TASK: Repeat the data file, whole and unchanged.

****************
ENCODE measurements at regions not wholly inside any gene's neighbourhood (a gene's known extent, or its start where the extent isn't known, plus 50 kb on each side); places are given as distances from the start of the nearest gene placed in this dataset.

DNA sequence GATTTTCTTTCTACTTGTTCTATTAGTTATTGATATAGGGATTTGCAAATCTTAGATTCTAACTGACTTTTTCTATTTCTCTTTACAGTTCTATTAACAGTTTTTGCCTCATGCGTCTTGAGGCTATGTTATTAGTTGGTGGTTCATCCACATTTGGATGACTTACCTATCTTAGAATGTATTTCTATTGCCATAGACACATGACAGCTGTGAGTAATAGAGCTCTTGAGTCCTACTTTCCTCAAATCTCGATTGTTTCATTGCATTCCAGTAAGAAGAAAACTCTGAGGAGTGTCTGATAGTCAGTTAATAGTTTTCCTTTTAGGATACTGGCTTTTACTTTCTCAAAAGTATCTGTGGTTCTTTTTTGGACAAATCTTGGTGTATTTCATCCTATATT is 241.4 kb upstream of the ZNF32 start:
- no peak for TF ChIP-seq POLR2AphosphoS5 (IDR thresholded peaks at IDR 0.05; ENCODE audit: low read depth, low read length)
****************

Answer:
ENCODE measurements at regions not wholly inside any gene's neighbourhood (a gene's known extent, or its start where the extent isn't known, plus 50 kb on each side); places are given as distances from the start of the nearest gene placed in this dataset.

DNA sequence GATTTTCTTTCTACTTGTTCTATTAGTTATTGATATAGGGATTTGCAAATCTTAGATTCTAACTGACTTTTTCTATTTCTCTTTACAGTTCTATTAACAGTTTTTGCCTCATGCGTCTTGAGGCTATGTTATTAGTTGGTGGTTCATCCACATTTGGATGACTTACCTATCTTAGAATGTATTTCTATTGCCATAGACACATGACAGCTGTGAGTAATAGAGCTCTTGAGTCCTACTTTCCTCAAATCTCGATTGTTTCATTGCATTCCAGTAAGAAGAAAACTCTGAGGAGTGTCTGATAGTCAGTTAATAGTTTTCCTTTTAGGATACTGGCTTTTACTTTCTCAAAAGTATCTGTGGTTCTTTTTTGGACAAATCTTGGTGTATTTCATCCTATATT is 241.4 kb upstream of the ZNF32 start:
- no peak for TF ChIP-seq POLR2AphosphoS5 (IDR thresholded peaks at IDR 0.05; ENCODE audit: low read depth, low read length)